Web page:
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Homework Help: Brachistochrone on the surface of a sphere

  1. Apr 5, 2009 #1
    1. The problem statement

    I'm trying to solve the brachistochrone problem between two points on the surface of a sphere.

    2. The attempt at a solution

    The Lagrangian for this problem in spherical coordinates is
    L=\frac{1}{2}m \left(r^2 \left (\frac{d \theta}{dt}\right)^2+r^2 \sin^2(\theta) \left(\frac{d \phi}{dt}\right)^2\right)-mgr\cos(\theta)

    After applying the Euler-Lagrange equation we get:

    For [tex] \theta [/tex]:

    [tex] \frac{\partial L}{\partial (\frac{d \theta}{dt})} = m r^2\frac{d \theta}{dt}[/tex]

    [tex] \frac{\partial L}{\partial \theta} = m r^2 \left(\frac{d \phi}{dt}\right)^2 \sin(\theta) \cos(\theta) + mg r \sin(\theta) [/tex]

    \frac{\partial L}{\partial \theta} - \frac{d}{dt} \left ( \frac{\partial L}{\partial (\frac{d \theta}{dt})} \right ) = 0 \;\; \Rightarrow \;\;
    m r^2 \left(\frac{d \phi}{dt}\right)^2 \sin(\theta) \cos(\theta) + mg r \sin(\theta) -
    m r^2 \frac{d^2 \theta}{dt^2}=0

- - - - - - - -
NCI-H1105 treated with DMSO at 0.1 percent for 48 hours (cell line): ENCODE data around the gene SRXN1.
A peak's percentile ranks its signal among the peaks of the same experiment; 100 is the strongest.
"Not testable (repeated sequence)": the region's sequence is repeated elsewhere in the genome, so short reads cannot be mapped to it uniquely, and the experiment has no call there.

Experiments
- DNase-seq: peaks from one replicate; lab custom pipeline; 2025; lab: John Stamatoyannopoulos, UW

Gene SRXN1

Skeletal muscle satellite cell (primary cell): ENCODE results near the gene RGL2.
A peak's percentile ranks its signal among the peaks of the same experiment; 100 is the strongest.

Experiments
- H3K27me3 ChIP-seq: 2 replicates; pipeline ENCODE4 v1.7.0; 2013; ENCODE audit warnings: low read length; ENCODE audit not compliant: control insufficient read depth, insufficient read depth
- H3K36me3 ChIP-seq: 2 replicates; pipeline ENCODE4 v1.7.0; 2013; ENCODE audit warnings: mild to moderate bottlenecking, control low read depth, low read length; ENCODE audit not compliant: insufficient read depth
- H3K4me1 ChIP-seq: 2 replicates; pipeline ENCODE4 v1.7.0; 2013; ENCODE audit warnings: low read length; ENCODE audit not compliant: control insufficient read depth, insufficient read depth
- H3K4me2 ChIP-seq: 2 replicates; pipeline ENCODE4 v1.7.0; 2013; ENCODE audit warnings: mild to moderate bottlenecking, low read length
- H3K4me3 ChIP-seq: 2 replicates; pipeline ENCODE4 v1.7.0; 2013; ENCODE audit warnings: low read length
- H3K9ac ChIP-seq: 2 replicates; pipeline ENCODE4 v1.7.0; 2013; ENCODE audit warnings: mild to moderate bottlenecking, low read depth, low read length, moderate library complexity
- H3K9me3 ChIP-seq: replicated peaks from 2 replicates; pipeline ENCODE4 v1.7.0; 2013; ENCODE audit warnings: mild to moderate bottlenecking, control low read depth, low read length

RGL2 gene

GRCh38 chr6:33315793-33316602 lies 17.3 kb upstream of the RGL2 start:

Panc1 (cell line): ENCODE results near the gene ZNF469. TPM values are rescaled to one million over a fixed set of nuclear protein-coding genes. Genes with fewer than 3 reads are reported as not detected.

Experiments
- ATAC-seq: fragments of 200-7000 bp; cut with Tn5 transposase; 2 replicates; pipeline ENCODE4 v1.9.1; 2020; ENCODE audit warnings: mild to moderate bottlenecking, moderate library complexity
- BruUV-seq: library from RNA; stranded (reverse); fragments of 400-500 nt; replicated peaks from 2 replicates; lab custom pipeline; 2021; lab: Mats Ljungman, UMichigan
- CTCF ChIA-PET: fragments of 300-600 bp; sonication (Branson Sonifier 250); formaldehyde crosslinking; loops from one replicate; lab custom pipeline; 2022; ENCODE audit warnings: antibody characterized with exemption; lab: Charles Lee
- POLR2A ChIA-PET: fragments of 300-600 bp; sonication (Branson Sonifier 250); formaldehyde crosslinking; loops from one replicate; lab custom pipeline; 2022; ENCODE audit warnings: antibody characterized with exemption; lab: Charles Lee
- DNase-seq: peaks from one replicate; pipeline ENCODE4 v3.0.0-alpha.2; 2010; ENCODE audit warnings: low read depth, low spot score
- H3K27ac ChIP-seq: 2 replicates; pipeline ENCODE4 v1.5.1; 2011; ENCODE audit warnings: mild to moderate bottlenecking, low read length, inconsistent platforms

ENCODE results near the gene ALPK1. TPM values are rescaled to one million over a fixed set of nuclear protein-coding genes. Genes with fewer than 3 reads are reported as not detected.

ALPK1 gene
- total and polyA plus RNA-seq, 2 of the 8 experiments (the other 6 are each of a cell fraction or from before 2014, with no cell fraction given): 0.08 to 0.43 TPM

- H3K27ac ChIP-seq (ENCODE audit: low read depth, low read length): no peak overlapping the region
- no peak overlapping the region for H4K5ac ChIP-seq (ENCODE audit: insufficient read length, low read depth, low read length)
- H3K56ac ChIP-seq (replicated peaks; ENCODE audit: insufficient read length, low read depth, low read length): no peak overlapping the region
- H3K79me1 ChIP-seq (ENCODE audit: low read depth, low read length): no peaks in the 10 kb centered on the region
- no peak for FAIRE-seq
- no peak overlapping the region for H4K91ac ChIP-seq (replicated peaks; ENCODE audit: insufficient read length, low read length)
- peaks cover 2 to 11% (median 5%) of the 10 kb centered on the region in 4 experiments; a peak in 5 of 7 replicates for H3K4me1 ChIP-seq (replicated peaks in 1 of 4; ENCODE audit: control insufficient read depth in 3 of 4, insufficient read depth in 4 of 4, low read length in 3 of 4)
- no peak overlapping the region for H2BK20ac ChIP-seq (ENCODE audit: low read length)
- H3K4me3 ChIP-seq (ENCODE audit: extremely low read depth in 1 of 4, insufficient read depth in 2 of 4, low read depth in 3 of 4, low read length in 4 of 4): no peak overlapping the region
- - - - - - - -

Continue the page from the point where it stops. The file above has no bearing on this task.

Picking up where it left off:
For [tex] \phi[/tex]:

    [tex] \frac{\partial L}{\partial \phi} = 0 \;\; \Rightarrow \;\; \frac{\partial L}{\partial (\frac{d \phi}{dt})}=m r^2 \sin^2(\theta) \frac{d \phi}{dt}= const.[/tex]

    Now we have two equations:

    \frac{d^2 \theta}{dt^2}-\frac{g}{r}\sin(\theta)-\sin(\theta) \cos(\theta) \left(\frac{d \phi}{dt}\right)^2=0


    m r^2 \sin^2(\theta) \frac{d \phi}{dt}= const. = A

    And here is where it stopped. I don't know how to solve this two equations.
  2. jcsd
  3. Apr 5, 2009 #2


    User Avatar
    Staff Emeritus
    Science Advisor
    Gold Member

    The two things I first observe about that pair of equations is:
    (1) It's easy to eliminate one of the variables
    (2) A change of variable could help simplify things
  4. Apr 5, 2009 #3
    Then I get this equation:

    \frac{d^2 \theta}{dt^2}-\frac{g}{r}\sin(\theta)-
    \frac{A^2 \cos(\theta)}{(m r^2)^2 \sin^3(\theta) }=0

    I tried to solve it with Mathematica, but i didn't get a result.
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